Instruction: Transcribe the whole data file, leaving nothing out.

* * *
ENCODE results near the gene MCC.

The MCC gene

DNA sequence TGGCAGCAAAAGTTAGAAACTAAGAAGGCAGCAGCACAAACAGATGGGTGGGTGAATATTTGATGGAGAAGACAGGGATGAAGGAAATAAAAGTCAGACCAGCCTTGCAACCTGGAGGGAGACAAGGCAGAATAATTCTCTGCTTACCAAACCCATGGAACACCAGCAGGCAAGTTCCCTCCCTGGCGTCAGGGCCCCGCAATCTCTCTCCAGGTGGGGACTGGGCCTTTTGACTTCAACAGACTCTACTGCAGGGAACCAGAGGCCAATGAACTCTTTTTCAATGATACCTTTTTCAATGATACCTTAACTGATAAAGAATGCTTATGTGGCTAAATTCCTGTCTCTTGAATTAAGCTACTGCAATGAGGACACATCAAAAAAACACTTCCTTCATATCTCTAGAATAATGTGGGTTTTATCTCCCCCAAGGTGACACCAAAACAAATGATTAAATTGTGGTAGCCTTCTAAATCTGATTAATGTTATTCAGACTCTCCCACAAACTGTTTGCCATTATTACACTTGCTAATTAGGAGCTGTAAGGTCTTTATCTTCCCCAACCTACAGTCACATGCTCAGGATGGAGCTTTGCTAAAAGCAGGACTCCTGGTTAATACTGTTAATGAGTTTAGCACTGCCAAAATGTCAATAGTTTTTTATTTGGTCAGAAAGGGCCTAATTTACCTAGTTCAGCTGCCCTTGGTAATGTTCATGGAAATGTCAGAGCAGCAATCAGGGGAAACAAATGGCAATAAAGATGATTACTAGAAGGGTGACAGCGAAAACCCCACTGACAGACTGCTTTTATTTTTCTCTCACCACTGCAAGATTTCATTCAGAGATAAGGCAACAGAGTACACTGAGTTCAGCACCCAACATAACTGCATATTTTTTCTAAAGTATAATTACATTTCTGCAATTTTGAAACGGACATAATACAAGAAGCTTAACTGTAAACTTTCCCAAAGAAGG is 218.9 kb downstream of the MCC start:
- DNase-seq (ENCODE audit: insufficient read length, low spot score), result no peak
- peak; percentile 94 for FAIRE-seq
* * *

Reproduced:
ENCODE results near the gene MCC.

The MCC gene

DNA sequence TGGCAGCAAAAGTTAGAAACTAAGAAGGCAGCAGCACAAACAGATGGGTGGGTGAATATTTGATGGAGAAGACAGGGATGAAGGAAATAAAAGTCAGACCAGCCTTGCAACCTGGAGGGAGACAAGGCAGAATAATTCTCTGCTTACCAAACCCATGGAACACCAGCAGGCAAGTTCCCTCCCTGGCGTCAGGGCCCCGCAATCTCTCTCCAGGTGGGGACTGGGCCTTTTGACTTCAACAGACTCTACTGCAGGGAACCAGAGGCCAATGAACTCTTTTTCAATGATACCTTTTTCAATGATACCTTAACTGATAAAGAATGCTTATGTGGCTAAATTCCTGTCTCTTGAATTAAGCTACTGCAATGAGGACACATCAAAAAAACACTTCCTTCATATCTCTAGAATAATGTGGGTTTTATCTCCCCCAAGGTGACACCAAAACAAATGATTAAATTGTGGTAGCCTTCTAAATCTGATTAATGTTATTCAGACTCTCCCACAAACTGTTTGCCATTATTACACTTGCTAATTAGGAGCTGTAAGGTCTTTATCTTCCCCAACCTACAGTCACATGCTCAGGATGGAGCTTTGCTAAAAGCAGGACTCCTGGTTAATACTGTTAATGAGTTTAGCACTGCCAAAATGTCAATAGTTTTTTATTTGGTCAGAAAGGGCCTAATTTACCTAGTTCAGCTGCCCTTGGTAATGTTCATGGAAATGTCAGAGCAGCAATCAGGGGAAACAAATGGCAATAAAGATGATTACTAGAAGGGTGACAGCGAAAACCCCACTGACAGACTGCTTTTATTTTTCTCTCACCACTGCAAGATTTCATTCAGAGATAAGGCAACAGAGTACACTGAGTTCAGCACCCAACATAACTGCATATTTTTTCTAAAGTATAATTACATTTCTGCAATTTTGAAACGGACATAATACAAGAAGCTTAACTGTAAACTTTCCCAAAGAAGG is 218.9 kb downstream of the MCC start:
- DNase-seq (ENCODE audit: insufficient read length, low spot score), result no peak
- peak; percentile 94 for FAIRE-seq